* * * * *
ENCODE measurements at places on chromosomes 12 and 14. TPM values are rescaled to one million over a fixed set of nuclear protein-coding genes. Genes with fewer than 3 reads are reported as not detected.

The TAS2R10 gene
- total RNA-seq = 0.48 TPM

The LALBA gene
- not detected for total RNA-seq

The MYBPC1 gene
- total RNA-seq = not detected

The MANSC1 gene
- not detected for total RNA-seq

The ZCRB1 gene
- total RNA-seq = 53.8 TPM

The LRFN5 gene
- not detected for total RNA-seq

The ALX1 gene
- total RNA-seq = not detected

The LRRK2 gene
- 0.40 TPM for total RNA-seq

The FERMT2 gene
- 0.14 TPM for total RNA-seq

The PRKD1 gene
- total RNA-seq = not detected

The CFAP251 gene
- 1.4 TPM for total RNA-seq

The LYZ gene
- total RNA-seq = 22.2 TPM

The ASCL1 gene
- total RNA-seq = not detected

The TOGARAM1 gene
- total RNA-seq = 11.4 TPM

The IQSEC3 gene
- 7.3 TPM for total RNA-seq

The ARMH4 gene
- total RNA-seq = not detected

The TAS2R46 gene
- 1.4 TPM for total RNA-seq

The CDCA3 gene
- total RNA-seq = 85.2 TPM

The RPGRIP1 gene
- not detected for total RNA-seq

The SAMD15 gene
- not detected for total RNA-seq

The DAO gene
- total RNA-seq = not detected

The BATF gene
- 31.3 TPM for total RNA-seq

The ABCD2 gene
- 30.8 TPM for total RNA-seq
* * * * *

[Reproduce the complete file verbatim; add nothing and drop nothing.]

ENCODE measurements at places on chromosomes 12 and 14. TPM values are rescaled to one million over a fixed set of nuclear protein-coding genes. Genes with fewer than 3 reads are reported as not detected.

The TAS2R10 gene
- total RNA-seq = 0.48 TPM

The LALBA gene
- not detected for total RNA-seq

The MYBPC1 gene
- total RNA-seq = not detected

The MANSC1 gene
- not detected for total RNA-seq

The ZCRB1 gene
- total RNA-seq = 53.8 TPM

The LRFN5 gene
- not detected for total RNA-seq

The ALX1 gene
- total RNA-seq = not detected

The LRRK2 gene
- 0.40 TPM for total RNA-seq

The FERMT2 gene
- 0.14 TPM for total RNA-seq

The PRKD1 gene
- total RNA-seq = not detected

The CFAP251 gene
- 1.4 TPM for total RNA-seq

The LYZ gene
- total RNA-seq = 22.2 TPM

The ASCL1 gene
- total RNA-seq = not detected

The TOGARAM1 gene
- total RNA-seq = 11.4 TPM

The IQSEC3 gene
- 7.3 TPM for total RNA-seq

The ARMH4 gene
- total RNA-seq = not detected

The TAS2R46 gene
- 1.4 TPM for total RNA-seq

The CDCA3 gene
- total RNA-seq = 85.2 TPM

The RPGRIP1 gene
- not detected for total RNA-seq

The SAMD15 gene
- not detected for total RNA-seq

The DAO gene
- total RNA-seq = not detected

The BATF gene
- 31.3 TPM for total RNA-seq

The ABCD2 gene
- 30.8 TPM for total RNA-seq